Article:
At the crack of dawn Friday, 450 eager bicyclists donned their helmets and water bottles and started the adventurous ride along U.S. 1 from Miami to Key West, all in the name of raising money for AIDS victims.
What started 10 years ago as a onetime, 165-mile bike ride for AIDS awareness has morphed into a 10 year celebration of the event, raising $4.2 million along the way.
Organizers of The Southern Most AIDS/HIV Ride Twenty Thirteen, or SMART Ride X, are proud that 100 percent of the funds go directly to those in need, not administrative costs. Last year, $880,000 was raised with 10 percent of the proceeds earmarked for a new arm of the fundraising effort, to help agencies that may have needs but on a smaller scale.
"It is a great ride," founder Glen Weinzimer said from Miami on Thursday afternoon after he briefed the riders on safety issues. "All the money we raise gets to where it is needed the most, the people suffering from AIDS."
This year, seven organizations will share the $1,047,514 million brought in during the two-day ride: AIDS Help of Monroe County; Children's Diagnostic & Treatment Center (Broward County); Comprehensive AIDS Program of Palm Beach County; Metro Wellness and Community Centers (Tampa/St. Petersburg); Miracle of Love (Orlando/Orange County); Pridelines Youth Services (Miami-Dade County)' and Pride Center at Equality Park (Broward County). The total could rise once all the pledges are in and accounted for, organizers said.
The Children's Diagnostic & Treatment Center in Fort Lauderdale had 20 riders take part in the ride.
"We did it," one of the group said as she hugged a co-rider. "We made it!"
A portion of the money stays here in Monroe County. AIDS Help received $100,000 last year and will once again get a share of the money brought in following the ride.
"It is very important to us and all the money raised goes directly to our clients," said Pam DeMala, director of community relations for AIDS Help. "It goes to housing, case management and medical costs, everything we do. It is 100 percent client services."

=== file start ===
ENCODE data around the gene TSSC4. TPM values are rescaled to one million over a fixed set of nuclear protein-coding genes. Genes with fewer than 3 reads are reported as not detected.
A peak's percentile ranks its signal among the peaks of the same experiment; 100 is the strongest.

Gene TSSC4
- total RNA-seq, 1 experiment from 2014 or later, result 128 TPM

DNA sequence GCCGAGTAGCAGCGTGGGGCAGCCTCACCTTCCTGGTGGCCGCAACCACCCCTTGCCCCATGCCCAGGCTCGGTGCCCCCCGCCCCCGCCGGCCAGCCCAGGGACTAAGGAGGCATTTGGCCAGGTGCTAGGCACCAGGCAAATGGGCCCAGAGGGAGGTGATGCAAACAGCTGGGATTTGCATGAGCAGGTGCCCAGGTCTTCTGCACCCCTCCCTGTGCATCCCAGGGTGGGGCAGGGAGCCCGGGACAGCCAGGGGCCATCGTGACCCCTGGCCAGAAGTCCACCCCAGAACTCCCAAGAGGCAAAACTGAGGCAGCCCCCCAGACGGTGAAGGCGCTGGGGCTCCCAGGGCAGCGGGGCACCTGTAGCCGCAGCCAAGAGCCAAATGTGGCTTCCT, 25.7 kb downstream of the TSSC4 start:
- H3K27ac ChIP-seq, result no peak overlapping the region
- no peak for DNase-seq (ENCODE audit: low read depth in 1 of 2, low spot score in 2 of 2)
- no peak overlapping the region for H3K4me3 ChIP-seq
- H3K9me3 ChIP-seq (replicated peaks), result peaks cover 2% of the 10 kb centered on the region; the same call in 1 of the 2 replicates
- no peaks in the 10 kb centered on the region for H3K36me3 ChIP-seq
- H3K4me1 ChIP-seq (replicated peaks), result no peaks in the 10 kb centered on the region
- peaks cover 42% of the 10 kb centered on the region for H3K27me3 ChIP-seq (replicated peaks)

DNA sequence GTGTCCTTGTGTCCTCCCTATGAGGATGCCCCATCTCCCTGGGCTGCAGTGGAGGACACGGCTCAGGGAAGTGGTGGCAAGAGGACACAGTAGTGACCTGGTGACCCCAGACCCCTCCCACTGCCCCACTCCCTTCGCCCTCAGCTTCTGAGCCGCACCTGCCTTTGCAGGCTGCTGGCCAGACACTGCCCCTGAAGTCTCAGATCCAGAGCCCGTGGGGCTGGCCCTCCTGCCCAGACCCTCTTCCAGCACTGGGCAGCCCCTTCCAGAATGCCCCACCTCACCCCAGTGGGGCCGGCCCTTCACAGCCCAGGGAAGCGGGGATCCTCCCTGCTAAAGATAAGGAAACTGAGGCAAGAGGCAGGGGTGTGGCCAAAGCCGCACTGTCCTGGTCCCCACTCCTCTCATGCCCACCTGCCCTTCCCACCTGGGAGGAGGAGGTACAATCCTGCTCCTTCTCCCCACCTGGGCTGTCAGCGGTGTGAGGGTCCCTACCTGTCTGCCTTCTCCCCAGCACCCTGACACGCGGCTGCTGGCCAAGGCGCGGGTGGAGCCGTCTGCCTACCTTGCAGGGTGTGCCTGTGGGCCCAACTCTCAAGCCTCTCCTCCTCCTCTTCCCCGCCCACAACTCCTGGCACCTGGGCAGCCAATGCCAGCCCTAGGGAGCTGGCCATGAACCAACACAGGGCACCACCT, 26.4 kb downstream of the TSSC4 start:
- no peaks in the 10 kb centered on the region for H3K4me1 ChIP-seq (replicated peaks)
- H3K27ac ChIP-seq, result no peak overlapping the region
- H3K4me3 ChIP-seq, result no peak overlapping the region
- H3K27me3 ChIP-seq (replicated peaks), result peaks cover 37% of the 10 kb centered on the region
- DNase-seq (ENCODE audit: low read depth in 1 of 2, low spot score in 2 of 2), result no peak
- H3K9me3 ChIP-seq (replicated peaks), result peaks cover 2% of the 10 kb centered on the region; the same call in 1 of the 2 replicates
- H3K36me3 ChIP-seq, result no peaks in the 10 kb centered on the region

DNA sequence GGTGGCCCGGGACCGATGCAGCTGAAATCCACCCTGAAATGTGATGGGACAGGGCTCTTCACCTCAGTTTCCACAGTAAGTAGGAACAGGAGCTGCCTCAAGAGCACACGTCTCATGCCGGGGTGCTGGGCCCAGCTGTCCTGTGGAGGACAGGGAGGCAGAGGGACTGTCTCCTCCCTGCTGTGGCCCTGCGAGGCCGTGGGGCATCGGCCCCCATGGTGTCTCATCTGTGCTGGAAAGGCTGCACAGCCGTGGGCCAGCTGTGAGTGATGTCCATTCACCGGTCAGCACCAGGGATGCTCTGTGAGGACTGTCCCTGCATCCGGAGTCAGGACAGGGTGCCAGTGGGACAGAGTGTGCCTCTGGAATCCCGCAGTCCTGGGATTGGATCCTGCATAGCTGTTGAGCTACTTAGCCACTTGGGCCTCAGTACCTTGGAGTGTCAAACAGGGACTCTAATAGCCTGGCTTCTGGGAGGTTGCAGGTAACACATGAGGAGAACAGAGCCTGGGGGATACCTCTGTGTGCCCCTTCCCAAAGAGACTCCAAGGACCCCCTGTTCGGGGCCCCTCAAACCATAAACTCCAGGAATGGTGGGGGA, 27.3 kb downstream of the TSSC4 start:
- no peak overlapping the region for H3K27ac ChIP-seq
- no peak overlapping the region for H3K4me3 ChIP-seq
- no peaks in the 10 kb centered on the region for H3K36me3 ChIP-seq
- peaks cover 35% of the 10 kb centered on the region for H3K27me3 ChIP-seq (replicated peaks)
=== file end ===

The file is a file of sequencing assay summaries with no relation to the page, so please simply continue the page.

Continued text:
DeMala said AIDS Help has been with the ride for its entire 10 years. There is a Key West team, DeMala added.
Limited to 450 riders because of the logistics of the Overseas Highway, the size keeps the group manageable, Weinzimer said. "It is 'organized chaos.'"
To make it work, it takes about 280 volunteers, from bike technicians to deal with mechanical issues en route to Key West to a dining car and ice truck to cool down the riders when needed.
"Our participants come from across the state, from as far south as Key West, as far north as Jacksonville, and from Tampa to Palm Beach," John Rogatzki, the event's producer, said. "Beyond Florida, riders come from as far away as Hawaii and we have even some international participants."
The group stayed overnight Friday at Hawk's Cay on Duck Key and ended the ride at Key West High School Saturday morning. The leaders of the ride started trickling into the school around 10:30 a.m. and were lead down Duval Street by a police escort, then to the White Street Pier and Key West AIDS Memorial at Higgs Beach for the closing ceremony at 2:30 p.m.
The top team raised more than $100,000 in pledges and the top individual brought in $20,000. The youngest rider was 18 with the "most seasoned" in his 70s, Weinzimer said.
"It takes a village," Weinzimer said. "It has been an amazing two days."